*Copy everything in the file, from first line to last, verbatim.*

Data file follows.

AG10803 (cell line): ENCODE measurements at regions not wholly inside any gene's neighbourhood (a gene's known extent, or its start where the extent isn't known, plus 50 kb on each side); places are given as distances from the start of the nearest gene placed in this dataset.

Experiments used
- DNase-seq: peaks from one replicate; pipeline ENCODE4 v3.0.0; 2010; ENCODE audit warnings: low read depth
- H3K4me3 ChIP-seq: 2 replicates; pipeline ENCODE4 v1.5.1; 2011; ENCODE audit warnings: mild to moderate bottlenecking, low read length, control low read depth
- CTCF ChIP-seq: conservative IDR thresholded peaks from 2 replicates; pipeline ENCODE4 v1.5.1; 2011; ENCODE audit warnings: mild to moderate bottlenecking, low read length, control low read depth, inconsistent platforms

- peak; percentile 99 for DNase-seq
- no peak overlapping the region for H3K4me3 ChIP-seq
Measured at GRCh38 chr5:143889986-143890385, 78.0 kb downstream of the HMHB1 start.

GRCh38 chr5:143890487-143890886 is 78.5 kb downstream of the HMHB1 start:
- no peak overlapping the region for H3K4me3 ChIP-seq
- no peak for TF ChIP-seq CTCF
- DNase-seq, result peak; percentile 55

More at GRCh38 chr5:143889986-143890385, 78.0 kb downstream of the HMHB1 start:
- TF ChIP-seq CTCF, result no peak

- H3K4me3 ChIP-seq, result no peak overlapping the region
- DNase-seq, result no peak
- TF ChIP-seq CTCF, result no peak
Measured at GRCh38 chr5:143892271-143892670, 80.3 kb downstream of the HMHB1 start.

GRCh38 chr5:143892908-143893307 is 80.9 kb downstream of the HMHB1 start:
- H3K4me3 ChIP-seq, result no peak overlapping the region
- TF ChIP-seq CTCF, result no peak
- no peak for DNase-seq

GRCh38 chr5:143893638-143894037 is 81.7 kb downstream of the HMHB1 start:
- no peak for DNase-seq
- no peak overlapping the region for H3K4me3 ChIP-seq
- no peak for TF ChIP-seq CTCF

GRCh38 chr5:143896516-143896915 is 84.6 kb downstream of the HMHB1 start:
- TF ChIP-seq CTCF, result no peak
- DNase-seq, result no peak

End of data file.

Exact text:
AG10803 (cell line): ENCODE measurements at regions not wholly inside any gene's neighbourhood (a gene's known extent, or its start where the extent isn't known, plus 50 kb on each side); places are given as distances from the start of the nearest gene placed in this dataset.

Experiments used
- DNase-seq: peaks from one replicate; pipeline ENCODE4 v3.0.0; 2010; ENCODE audit warnings: low read depth
- H3K4me3 ChIP-seq: 2 replicates; pipeline ENCODE4 v1.5.1; 2011; ENCODE audit warnings: mild to moderate bottlenecking, low read length, control low read depth
- CTCF ChIP-seq: conservative IDR thresholded peaks from 2 replicates; pipeline ENCODE4 v1.5.1; 2011; ENCODE audit warnings: mild to moderate bottlenecking, low read length, control low read depth, inconsistent platforms

- peak; percentile 99 for DNase-seq
- no peak overlapping the region for H3K4me3 ChIP-seq
Measured at GRCh38 chr5:143889986-143890385, 78.0 kb downstream of the HMHB1 start.

GRCh38 chr5:143890487-143890886 is 78.5 kb downstream of the HMHB1 start:
- no peak overlapping the region for H3K4me3 ChIP-seq
- no peak for TF ChIP-seq CTCF
- DNase-seq, result peak; percentile 55

More at GRCh38 chr5:143889986-143890385, 78.0 kb downstream of the HMHB1 start:
- TF ChIP-seq CTCF, result no peak

- H3K4me3 ChIP-seq, result no peak overlapping the region
- DNase-seq, result no peak
- TF ChIP-seq CTCF, result no peak
Measured at GRCh38 chr5:143892271-143892670, 80.3 kb downstream of the HMHB1 start.

GRCh38 chr5:143892908-143893307 is 80.9 kb downstream of the HMHB1 start:
- H3K4me3 ChIP-seq, result no peak overlapping the region
- TF ChIP-seq CTCF, result no peak
- no peak for DNase-seq

GRCh38 chr5:143893638-143894037 is 81.7 kb downstream of the HMHB1 start:
- no peak for DNase-seq
- no peak overlapping the region for H3K4me3 ChIP-seq
- no peak for TF ChIP-seq CTCF

GRCh38 chr5:143896516-143896915 is 84.6 kb downstream of the HMHB1 start:
- TF ChIP-seq CTCF, result no peak
- DNase-seq, result no peak